Tag Archives: Best Practices

Employee Volunteer Programs a recent question posed on the LinkedIn Hand on Discussion Group…

10 Apr

Question posed

Is there a resource available that lists specific models being used by companies nationally for employee volunteer programs? I’m interested in learning about how different companies approach their employee volunteerism, and getting case studies of how employee volunteering helps a company’s bottom line would be especially helpful.

Bruce’s response

Hmmm… Employee Volunteer Programs Resources?

Great question @Nicolette Winner

Bruce Summers

Summers “Engagement” Consulting

Solving Volunteer Algorithms since 1981


Collaboration for Development

10 Apr

Working with about forty  World Bank Group Task Teams and departments to design and implement external social collaboration groups/communities to enhance knowledge discovery and knowledge exchange on a wide array of international develoment topics. Collaboration for Development (C4D) can be accessed by anyone, though most C4D Groups are for members only.  Typical members are colleagues from partner organizations, international development practitioners, researchers, government officials and students interested in discovering more about spefic topic areas or domains.

C4D Groups often connect unique groups of international development colleagues and specialists, example the Learning from Mega Disasters group shares known knowledge – Knowledge notes capturing lessons and expertise from the Great Japan Earthquake and Tsumami with disaster response practitioners around the world, who then interact, discus, share and develop new knowledge that can help colleagues world wide develop better disaster preparedness and response systems, practices and procedures.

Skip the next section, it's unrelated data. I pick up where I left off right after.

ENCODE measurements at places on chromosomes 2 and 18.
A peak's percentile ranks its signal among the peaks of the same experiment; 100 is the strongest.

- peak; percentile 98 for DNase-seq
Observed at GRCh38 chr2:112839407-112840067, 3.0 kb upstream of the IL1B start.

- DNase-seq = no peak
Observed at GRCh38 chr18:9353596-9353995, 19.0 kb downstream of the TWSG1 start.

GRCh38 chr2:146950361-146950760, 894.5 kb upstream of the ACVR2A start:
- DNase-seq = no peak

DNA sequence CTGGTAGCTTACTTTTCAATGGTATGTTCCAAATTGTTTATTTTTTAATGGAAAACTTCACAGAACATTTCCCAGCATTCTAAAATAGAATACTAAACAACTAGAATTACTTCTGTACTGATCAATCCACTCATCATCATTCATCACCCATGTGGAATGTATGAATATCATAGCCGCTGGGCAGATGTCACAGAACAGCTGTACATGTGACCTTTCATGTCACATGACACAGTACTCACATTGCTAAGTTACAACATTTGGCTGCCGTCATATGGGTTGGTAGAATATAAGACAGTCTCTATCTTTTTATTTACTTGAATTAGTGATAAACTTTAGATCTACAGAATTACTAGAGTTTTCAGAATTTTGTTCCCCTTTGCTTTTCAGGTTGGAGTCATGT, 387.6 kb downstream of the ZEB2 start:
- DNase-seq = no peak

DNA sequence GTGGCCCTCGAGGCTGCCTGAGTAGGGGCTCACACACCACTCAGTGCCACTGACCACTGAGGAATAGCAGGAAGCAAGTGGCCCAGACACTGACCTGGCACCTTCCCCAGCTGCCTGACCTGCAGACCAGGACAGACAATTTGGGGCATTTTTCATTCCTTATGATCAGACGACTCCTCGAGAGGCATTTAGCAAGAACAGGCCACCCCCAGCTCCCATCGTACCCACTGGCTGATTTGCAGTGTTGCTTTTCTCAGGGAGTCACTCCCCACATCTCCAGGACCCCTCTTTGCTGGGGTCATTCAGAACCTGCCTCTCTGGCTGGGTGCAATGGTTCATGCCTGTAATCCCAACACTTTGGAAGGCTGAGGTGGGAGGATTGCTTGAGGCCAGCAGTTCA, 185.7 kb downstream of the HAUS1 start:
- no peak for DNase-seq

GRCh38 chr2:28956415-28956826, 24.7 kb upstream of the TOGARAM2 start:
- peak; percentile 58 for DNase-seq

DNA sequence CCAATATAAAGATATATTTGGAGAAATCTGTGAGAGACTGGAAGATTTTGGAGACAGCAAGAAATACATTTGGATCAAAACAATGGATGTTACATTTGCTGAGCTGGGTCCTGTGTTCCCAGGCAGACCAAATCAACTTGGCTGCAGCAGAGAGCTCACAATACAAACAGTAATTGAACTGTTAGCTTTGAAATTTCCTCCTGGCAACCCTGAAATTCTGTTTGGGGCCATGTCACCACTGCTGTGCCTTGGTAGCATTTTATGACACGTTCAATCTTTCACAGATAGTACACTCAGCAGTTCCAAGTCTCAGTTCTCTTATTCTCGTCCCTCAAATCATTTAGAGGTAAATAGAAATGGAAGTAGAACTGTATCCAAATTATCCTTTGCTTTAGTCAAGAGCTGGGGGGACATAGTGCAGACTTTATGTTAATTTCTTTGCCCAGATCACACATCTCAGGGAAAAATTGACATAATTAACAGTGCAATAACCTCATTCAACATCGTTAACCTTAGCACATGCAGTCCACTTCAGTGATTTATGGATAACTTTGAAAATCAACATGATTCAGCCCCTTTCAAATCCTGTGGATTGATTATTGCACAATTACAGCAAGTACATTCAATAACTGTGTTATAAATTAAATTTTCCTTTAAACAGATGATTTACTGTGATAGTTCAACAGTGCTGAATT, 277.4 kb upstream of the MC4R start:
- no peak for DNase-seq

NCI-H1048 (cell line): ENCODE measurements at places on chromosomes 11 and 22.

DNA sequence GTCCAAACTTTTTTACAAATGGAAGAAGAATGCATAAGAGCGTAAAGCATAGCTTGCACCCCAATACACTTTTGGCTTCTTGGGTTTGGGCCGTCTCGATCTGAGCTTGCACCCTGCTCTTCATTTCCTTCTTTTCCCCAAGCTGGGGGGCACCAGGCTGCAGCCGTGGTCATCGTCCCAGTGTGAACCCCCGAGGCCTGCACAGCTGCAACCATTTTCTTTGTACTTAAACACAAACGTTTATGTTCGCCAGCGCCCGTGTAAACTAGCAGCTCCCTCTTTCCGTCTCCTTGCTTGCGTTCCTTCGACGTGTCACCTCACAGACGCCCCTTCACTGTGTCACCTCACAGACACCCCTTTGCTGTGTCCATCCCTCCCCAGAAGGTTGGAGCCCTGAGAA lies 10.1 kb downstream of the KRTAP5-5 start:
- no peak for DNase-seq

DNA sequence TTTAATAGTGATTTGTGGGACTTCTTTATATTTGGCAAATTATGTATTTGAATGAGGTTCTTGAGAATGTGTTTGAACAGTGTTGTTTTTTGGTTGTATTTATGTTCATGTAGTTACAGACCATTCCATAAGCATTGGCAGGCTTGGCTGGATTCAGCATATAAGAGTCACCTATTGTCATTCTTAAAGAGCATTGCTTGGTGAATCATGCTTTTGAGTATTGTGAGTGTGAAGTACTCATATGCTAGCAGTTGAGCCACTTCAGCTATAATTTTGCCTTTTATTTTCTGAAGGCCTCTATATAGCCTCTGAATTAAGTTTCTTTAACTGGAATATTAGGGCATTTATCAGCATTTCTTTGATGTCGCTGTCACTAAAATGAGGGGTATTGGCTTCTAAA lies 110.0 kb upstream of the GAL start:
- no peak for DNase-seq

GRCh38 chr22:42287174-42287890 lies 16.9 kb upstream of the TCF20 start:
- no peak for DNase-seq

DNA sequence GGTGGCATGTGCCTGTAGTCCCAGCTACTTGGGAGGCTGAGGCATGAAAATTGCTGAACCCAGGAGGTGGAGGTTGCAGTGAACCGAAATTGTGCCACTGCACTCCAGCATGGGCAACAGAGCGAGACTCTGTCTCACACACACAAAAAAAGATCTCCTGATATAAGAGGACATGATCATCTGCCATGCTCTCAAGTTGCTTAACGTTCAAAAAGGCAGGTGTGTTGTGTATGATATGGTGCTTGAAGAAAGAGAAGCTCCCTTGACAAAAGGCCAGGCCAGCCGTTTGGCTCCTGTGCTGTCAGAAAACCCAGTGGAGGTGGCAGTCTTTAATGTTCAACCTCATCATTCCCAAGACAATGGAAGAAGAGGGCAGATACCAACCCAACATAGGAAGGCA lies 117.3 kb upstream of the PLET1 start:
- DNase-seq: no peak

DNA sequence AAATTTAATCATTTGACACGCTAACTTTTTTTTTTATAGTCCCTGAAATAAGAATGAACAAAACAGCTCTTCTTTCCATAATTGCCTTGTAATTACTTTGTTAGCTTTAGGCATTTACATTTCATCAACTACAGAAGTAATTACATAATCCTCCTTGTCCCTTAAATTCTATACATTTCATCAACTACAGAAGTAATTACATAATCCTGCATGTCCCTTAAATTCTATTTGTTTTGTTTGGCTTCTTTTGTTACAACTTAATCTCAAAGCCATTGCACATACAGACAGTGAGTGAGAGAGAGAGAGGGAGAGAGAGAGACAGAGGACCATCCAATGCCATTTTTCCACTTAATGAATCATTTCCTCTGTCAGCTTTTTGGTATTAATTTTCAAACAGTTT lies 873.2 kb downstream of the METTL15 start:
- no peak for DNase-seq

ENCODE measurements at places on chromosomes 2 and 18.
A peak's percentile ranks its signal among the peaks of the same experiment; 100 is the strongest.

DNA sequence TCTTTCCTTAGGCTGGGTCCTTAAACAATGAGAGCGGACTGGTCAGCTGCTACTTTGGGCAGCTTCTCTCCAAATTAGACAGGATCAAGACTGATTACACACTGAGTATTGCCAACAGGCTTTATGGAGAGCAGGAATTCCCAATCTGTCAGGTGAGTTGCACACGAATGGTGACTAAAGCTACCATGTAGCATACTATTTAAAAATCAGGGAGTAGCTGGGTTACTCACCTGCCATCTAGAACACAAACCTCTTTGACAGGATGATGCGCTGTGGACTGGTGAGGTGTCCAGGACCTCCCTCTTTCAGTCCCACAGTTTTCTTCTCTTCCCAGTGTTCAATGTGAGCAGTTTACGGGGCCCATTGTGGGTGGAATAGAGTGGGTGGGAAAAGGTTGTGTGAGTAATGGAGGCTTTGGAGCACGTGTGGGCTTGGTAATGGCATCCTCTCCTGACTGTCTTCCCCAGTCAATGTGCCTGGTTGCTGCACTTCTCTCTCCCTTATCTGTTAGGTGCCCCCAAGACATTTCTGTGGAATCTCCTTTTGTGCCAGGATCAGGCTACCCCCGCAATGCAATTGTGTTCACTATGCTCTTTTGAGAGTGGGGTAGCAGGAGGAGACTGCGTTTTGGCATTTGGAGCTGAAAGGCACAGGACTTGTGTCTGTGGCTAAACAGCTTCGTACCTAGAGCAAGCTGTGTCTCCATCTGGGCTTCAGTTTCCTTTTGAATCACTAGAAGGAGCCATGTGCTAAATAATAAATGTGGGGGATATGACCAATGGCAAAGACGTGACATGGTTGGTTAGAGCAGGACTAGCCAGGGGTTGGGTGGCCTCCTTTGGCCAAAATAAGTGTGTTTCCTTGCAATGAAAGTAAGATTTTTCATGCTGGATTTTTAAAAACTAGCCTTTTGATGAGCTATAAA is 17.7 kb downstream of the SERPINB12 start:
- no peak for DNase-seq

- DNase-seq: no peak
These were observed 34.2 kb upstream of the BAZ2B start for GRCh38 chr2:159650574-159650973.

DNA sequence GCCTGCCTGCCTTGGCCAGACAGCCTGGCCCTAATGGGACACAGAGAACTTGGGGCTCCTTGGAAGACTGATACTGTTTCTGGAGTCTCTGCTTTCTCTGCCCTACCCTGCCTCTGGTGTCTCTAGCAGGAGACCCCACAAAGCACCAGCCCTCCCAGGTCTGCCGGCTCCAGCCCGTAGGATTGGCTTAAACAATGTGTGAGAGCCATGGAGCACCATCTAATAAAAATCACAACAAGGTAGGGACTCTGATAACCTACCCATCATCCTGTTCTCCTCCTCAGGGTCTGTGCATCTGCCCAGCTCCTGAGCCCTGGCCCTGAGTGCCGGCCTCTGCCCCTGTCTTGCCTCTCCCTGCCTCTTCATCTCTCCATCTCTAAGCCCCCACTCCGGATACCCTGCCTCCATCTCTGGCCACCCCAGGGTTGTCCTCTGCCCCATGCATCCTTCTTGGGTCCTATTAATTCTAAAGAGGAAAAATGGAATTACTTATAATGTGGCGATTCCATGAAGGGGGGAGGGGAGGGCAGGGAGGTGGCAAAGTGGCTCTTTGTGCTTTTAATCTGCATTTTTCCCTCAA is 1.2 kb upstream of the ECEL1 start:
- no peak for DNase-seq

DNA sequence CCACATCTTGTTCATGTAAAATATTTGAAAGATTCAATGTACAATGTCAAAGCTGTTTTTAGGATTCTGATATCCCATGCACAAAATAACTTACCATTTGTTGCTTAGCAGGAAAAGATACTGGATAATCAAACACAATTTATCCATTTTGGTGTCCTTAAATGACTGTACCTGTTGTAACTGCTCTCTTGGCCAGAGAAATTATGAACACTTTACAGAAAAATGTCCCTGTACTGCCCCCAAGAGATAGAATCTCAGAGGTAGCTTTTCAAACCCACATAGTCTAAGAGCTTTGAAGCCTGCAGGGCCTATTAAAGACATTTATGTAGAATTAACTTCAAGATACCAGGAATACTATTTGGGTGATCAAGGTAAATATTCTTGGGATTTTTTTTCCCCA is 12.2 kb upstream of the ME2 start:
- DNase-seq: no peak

Many of the C4D Groups utilize best practices gleaned from Community of Practice (CoP) research to design and develop their groups combined with good emerging practices in social collaboration.

A few good resources…

Corporate Social Responsibility – How to select a nonprofit partner?

10 Feb

CSR – how do companies make informed decisions on NGOs? Bruce’s response to Suzy Goodwin’s Discussion on Corporate Social Responsibility Group on Linked In.
A few thoughts…
1) Alignment and fit – example Corporation (Corps.) and Nonprofit (NPOs) are both in the Disaster Space
2) Knowledge and Trust built over time – example the Connect America Program hosted by the Points of Light Foundation – brought together Corps., NPOs, and Government representatives regularly several times a year, overtime we built trust relationships and learned more about what each organization brought to the table, thought about small and large ways to work together… Roll forward 2 – 3 years later, Hurricane Katrina disaster response and recovery efforts brought together about 70% of these Connect America Partners working in mutually beneficial partnerships. Roll forward 2 more years these partnerships and personal relationships continued to mature, grow and expand.
3) Challenge 1 – finding neutral “conveners” to bring together Corps., NPO, and Govt. sector reps.
4) Challenge 2 – finding individuals who can “translate” between Corps., NPOs and Govt. entities and package win-win partnerships
5) Opportunity – mutually beneficial national demonstration projects to test new capacity building programs – example the Ready When the Time Comes – corporate volunteer engagement/partnership project matching the American Red Cross with W.W.Grainger, Inc.
For more information on Corporate Social Responsibility http://en.wikipedia.org/wiki/Corporate_social_responsibility

Volunteer Risk Management – Is it on the Radar

9 Feb

What is your biggest challenge with regards to risk management? Lori Gotlieb – Volunteer Management Best Practices network – Bruce Summers’ response

Sometimes just getting Volunteer Risk Management or Risk Management on the Radar Screen. Lots of Directors and Chairs of Volunteers think about the “R’s”